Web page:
Getouttamyway! How to Interpret the Frenzy on the Roads of China

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2018-03-19 dd Getouttamyway! How to Interpret the Frenzy on the Roads of China

I wrote this when we lived in China. Indeed, the getouttamyway! frenzy on the roads there provoked my imagination.

What Might Driving Patterns Say About National Character?

Living in Ningbo, China for a year, we didn’t own a car. That forced us to use public transportation. So we often found ourselves on the streets of Ningbo as pedestrians or waiting for a bus. And this gave us ample time to observe the driving habits of the people.

In fact, it really wasn’t that long ago when only few cars could be seen on the streets of China. Instead, people rode bicycles. Because of this, urban streets would be choked with bicycles. This left little room for cars or trucks to maneuver.

As the Chinese economy has found success, the number of automobiles has increased astronomically. In response, the Chinese have developed an interesting style of driving.

Chinese drive the way they stand in line. They nudge and jockey for position. And they dart through any opening, cutting off the next guy without an apology. It’s all Getouttamyway!

The big guy goes wherever he wants. We saw this as buses in China turn right. They shamelessly turn regardless of the presence of pedestrians.

Oh, that was a pedestrian crosswalk? What’s that? 

Method in the Madness

And yet, there is a kind of gracefulness in the whole process. The cars sidle up to each other. They subtly read signals as they weave from lane to lane. And they respond to the slightest wiggle of the other cars.

Horns communicate with a wide variety of meanings from the gentle “I’m here” tap honk to the blaring “I’m bigger than you so Getouttamyway!” honk.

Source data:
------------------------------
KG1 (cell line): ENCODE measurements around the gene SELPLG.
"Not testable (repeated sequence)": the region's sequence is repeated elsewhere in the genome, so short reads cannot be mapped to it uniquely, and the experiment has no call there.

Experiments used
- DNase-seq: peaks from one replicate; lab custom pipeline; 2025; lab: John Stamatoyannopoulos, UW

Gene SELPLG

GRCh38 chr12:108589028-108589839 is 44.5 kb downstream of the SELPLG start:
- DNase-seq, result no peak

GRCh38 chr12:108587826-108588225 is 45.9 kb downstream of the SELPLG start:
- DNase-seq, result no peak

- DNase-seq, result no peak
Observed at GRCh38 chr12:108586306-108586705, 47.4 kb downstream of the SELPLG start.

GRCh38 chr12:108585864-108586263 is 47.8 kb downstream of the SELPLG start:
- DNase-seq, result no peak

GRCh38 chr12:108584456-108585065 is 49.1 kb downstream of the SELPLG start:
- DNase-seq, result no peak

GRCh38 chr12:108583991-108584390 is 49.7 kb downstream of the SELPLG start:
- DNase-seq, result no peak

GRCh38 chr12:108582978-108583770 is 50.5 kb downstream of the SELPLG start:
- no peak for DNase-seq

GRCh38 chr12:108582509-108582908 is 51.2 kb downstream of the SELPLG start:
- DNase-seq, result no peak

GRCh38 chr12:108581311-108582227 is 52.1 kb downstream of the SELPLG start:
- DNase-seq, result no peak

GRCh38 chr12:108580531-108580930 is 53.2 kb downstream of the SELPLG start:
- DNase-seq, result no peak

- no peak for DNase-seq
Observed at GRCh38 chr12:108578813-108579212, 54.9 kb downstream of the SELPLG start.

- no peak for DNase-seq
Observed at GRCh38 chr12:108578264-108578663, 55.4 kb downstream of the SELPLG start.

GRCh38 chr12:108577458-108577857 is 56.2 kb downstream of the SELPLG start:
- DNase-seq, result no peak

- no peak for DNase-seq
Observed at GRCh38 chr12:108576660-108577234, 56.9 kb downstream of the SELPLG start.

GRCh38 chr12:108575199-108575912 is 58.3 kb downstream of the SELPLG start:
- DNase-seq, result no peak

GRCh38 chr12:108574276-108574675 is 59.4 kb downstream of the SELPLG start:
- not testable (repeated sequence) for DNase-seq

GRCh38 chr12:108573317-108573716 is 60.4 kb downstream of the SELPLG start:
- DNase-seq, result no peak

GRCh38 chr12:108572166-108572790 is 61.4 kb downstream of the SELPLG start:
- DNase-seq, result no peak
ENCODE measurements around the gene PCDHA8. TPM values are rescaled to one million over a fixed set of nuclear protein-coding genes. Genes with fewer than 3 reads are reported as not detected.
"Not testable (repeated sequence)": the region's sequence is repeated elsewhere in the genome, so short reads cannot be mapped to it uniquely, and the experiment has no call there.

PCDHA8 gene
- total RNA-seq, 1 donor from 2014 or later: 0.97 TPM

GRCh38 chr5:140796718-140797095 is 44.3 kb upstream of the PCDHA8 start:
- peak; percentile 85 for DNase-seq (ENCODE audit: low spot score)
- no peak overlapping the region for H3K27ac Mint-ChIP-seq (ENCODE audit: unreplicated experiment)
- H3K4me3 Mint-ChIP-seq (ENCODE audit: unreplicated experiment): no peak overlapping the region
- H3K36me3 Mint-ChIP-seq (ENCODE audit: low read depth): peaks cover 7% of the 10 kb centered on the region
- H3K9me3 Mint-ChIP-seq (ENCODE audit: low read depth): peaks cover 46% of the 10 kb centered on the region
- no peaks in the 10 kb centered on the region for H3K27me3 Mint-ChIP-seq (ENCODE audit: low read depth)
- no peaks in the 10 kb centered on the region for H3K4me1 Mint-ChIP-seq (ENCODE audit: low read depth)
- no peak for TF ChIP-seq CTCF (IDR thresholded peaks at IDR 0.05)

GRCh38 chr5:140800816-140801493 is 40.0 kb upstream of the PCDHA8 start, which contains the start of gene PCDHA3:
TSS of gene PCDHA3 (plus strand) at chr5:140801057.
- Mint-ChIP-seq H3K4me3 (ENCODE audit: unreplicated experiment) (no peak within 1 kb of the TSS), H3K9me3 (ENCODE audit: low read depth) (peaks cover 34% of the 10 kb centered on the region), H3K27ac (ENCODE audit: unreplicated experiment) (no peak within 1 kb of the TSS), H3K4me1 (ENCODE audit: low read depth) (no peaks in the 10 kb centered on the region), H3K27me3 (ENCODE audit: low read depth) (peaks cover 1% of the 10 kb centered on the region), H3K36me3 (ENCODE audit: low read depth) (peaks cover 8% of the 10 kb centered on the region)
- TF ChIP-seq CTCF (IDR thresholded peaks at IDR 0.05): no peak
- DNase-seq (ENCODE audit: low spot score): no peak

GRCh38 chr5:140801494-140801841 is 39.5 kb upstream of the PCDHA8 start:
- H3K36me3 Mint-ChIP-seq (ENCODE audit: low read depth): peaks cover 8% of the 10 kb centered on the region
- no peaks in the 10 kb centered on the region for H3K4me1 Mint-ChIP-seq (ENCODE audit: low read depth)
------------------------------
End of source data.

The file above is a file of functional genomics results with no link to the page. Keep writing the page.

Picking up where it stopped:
Even the bus turning right that scatters pedestrians like leaves seems to have the ability to stop inches from a bicyclist’s back wheel without touching it, then use a wake of air to push the bicycle on its way.

Driving as Metaphor

Indeed, maybe this is a metaphor for modern China.

Ancient China was a slow-paced, erudite nation with all the pomp and circumstance of an imperial system.

Modern China, on the other hand, is a brash, newly technologized, getouttamyway country. It burst onto the economic stage of the world with cheap labor and a centralized communist government. As a result, the government has been able to focus all the country’s resources on the goal of modernizing and developing Chinese business and finance.

The Traffic Jam of Global Interaction

China awkwardly nudges and jockeys itself into the limelight. For example, the 2008 Beijing Summer Olympics seemed to amount to a giant infomercial glorifying China. It seems there’s a definite underlying tone: Getouttamyway, or else!

And China seems to dart into any business opportunity becoming available. Likewise, it uses its weight to shove smaller players out of the way.

And yet – China does so with a certain amount of Asian sensibility and relational sensitivity, mixed with pragmatism.

All this said, a few days ago we were taking a bus to downtown Ningbo. And the bus was proceeding very slowly through traffic. Despite the jockeying for position, honking and overall getouttamyway posture, we weren’t making much progress.

After several minutes, we saw why.

In the opposing lane of traffic, a city bus turned sideways with a dump truck embedded in its side caught our attention. And the truck must have been traveling quite fast in order to be able to push itself so fully into the body of the bus.

For sure, there can be drawbacks to the getouttamyway approach….


How can the CultureWeave community encourage cultural sensitivity between countries as the traffic patterns of modern interaction develop?


Image credit: depositphotos

Dale DePalatis

Dale DePalatis

Editor & Interculturalist at CultureWeave
The husband of the principal founder of CultureWeave, Dale is a high school teacher of English with an M.A. in English Literature from Stanford University. With a passion for language learning (including Italian, German, and Japanese), he loves the way the brain expands when studying overseas and experiencing new cultures. He also loves reading, traveling, running, and enjoying meaningful conversations about life’s deep questions.
Dale DePalatis
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The husband of the principal founder of CultureWeave, Dale is a high school teacher of English with an M.A. in English Literature from Stanford University. With a passion for language learning (including Italian, German, and Japanese), he loves the way the brain expands when studying overseas and experiencing new cultures. He also loves reading, traveling, running, and enjoying meaningful conversations about life’s deep questions.